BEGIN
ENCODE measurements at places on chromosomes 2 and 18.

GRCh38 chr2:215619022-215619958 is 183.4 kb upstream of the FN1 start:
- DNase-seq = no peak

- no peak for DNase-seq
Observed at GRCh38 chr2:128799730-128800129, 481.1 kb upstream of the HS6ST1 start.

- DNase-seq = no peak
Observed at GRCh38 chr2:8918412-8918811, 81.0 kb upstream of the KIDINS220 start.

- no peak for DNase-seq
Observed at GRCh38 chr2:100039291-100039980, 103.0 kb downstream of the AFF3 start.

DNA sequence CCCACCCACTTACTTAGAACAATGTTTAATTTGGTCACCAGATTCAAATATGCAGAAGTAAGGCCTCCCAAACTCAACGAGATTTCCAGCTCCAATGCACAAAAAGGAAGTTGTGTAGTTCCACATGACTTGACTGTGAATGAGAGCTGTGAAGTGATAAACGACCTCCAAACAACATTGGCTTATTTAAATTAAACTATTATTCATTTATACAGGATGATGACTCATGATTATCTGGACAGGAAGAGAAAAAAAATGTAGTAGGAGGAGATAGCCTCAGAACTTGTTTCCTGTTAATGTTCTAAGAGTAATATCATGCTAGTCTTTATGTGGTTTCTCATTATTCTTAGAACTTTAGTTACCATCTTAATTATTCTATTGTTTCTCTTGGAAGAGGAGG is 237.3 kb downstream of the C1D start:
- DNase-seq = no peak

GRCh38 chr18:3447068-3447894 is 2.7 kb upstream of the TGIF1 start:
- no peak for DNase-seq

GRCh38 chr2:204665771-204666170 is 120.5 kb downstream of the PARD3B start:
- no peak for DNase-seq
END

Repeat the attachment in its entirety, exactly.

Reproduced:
ENCODE measurements at places on chromosomes 2 and 18.

GRCh38 chr2:215619022-215619958 is 183.4 kb upstream of the FN1 start:
- DNase-seq = no peak

- no peak for DNase-seq
Observed at GRCh38 chr2:128799730-128800129, 481.1 kb upstream of the HS6ST1 start.

- DNase-seq = no peak
Observed at GRCh38 chr2:8918412-8918811, 81.0 kb upstream of the KIDINS220 start.

- no peak for DNase-seq
Observed at GRCh38 chr2:100039291-100039980, 103.0 kb downstream of the AFF3 start.

DNA sequence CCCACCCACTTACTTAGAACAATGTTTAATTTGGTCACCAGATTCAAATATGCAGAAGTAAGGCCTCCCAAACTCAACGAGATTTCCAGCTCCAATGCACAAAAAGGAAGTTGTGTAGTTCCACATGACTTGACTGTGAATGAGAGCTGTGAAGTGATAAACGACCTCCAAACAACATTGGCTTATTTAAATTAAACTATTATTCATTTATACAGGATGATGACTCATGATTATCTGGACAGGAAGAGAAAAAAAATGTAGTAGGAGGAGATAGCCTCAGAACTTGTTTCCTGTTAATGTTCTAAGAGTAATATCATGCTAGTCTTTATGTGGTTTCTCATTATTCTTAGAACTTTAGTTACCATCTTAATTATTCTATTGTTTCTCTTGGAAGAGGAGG is 237.3 kb downstream of the C1D start:
- DNase-seq = no peak

GRCh38 chr18:3447068-3447894 is 2.7 kb upstream of the TGIF1 start:
- no peak for DNase-seq

GRCh38 chr2:204665771-204666170 is 120.5 kb downstream of the PARD3B start:
- no peak for DNase-seq